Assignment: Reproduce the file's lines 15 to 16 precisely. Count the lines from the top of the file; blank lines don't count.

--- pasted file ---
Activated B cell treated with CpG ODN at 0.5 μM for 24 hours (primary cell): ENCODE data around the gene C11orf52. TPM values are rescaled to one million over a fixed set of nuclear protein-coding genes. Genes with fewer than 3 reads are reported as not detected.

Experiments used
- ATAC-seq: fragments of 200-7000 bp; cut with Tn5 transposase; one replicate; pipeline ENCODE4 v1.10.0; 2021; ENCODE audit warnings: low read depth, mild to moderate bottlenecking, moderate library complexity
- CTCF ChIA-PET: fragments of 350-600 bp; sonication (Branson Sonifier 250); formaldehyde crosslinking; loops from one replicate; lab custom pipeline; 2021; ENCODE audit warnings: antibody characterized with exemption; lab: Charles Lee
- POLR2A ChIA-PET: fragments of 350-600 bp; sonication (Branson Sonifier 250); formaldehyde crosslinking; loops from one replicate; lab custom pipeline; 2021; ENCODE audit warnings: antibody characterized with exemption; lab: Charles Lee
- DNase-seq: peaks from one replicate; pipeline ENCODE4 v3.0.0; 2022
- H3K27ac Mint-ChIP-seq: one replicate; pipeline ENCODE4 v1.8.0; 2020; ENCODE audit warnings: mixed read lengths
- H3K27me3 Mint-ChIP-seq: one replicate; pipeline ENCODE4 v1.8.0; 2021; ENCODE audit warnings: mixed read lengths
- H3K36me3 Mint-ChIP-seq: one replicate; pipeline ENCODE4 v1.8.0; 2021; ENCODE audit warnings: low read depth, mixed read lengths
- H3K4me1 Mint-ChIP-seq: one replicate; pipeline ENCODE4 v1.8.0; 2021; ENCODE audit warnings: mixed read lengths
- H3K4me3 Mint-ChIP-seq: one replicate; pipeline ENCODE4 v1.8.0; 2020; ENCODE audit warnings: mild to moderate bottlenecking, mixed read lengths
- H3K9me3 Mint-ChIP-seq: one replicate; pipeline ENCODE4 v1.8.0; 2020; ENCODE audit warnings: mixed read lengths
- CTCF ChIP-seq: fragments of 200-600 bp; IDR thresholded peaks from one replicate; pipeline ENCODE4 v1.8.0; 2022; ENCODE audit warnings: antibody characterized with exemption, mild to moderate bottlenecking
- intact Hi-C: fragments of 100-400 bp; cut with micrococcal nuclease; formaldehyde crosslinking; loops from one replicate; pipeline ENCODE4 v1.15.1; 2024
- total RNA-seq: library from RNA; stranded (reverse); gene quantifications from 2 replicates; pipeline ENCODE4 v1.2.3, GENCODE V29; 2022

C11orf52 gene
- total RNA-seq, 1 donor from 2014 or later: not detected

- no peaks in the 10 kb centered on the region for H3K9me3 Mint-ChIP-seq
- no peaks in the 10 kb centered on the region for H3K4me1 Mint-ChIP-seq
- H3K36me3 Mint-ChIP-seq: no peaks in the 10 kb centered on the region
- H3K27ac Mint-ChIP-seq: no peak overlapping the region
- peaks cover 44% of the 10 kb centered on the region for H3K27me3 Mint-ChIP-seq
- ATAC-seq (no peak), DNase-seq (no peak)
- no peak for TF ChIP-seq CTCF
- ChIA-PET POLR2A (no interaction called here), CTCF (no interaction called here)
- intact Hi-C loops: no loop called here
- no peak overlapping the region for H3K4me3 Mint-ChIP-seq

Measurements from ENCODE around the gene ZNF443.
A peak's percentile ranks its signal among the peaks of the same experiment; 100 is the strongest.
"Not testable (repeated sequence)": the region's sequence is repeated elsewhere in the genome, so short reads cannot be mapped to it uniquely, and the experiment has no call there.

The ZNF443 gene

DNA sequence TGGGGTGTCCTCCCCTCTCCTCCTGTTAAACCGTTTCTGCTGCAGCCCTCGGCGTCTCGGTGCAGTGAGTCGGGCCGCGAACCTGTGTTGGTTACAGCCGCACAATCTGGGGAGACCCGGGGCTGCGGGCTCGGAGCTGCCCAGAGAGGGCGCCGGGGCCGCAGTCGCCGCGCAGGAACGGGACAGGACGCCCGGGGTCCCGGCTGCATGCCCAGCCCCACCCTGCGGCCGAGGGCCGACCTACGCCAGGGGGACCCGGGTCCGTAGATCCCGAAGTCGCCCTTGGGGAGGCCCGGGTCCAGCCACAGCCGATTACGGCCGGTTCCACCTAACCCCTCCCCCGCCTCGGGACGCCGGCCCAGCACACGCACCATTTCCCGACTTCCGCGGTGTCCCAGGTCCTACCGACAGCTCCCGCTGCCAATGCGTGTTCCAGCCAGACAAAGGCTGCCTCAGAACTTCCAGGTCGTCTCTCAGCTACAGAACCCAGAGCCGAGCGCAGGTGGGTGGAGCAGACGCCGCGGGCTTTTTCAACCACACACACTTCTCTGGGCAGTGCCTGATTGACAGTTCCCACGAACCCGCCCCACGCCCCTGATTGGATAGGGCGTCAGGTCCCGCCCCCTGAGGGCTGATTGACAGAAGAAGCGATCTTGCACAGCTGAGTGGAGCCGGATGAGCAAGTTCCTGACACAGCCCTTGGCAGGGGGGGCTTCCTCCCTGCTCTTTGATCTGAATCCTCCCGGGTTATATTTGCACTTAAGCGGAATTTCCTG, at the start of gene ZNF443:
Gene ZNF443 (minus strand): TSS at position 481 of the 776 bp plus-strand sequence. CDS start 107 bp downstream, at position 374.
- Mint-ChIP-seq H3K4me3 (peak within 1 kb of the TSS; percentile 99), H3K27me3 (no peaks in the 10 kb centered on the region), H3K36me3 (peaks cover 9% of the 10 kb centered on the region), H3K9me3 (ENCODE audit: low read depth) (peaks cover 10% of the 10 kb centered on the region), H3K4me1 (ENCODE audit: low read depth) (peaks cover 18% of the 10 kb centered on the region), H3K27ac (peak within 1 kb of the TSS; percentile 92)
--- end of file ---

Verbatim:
- total RNA-seq: library from RNA; stranded (reverse); gene quantifications from 2 replicates; pipeline ENCODE4 v1.2.3, GENCODE V29; 2022

C11orf52 gene